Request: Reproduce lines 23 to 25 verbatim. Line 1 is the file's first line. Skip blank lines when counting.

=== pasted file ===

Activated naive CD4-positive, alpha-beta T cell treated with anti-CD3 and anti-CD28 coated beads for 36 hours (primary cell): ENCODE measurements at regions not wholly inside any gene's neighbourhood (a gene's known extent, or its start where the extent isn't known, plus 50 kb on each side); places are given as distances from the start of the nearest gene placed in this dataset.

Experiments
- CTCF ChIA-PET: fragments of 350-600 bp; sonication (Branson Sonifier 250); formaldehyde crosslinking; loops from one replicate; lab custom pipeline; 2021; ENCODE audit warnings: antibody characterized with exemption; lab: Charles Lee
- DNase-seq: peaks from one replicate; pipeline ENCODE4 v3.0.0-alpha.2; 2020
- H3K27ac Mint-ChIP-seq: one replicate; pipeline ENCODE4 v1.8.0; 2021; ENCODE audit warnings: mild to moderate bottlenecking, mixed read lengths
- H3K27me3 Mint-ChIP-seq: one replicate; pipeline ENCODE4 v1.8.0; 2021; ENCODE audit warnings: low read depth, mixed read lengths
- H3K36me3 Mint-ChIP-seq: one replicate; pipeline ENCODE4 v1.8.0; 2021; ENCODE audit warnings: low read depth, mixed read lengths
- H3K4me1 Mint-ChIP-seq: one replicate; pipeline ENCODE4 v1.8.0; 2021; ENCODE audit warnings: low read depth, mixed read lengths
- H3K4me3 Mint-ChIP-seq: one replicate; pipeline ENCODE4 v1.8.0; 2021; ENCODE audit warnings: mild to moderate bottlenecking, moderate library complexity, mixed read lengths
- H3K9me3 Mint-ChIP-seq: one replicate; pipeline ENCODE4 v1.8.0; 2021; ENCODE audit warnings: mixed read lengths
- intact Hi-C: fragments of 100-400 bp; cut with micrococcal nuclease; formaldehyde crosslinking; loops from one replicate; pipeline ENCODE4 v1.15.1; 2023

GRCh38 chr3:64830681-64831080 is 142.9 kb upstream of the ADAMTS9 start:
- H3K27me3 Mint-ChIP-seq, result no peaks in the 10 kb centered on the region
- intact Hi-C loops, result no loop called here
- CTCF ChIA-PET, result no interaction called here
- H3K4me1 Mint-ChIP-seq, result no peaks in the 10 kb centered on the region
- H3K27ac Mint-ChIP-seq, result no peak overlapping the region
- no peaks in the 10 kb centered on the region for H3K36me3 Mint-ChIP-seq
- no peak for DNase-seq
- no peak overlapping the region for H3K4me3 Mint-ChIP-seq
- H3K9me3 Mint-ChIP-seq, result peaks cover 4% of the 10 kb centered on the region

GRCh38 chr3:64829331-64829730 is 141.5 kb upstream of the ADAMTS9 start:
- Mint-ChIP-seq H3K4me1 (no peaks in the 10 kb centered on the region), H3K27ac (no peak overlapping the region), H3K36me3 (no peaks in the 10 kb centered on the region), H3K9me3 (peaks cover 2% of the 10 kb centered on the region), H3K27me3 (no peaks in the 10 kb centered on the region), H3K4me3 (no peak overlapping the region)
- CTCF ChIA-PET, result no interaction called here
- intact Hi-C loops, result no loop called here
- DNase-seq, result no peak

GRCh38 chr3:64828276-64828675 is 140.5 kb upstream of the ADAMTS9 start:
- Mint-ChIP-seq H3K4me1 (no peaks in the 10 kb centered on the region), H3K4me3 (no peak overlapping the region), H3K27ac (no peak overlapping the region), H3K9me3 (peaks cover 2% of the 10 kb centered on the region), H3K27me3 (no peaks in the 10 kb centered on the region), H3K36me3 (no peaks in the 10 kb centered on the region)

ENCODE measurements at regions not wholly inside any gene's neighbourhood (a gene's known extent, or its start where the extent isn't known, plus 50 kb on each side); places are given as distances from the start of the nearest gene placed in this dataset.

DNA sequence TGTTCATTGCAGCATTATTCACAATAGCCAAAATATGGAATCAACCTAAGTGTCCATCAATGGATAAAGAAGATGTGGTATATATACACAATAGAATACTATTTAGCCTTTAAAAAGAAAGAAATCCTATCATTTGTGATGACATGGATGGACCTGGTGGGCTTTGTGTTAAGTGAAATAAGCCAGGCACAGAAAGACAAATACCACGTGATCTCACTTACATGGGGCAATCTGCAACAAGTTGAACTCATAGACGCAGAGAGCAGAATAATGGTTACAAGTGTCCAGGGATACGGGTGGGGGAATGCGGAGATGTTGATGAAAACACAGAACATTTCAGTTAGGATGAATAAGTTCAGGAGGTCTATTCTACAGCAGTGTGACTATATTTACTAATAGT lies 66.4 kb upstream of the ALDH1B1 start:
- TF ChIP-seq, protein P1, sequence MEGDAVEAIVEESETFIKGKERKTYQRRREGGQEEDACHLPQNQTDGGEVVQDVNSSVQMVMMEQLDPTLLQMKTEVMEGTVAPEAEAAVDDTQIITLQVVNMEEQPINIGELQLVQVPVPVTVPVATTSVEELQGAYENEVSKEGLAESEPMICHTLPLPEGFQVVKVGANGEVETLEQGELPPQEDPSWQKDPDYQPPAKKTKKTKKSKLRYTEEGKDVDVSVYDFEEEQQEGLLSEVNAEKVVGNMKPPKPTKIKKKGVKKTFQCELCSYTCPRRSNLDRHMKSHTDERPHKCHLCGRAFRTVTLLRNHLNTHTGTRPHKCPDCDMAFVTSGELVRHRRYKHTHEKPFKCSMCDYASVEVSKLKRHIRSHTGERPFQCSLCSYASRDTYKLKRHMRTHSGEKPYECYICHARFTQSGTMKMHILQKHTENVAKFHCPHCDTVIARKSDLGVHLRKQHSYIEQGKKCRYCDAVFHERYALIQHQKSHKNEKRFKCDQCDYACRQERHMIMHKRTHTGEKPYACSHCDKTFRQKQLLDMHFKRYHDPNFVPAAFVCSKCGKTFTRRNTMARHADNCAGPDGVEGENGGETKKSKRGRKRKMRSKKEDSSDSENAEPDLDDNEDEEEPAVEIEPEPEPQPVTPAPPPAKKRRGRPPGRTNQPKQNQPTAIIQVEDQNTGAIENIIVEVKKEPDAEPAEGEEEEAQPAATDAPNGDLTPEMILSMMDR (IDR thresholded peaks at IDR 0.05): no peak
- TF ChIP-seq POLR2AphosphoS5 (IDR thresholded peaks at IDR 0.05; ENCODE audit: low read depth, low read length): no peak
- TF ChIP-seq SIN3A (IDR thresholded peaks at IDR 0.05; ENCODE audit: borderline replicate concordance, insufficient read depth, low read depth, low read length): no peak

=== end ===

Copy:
- Mint-ChIP-seq H3K4me1 (no peaks in the 10 kb centered on the region), H3K27ac (no peak overlapping the region), H3K36me3 (no peaks in the 10 kb centered on the region), H3K9me3 (peaks cover 2% of the 10 kb centered on the region), H3K27me3 (no peaks in the 10 kb centered on the region), H3K4me3 (no peak overlapping the region)
- CTCF ChIA-PET, result no interaction called here
- intact Hi-C loops, result no loop called here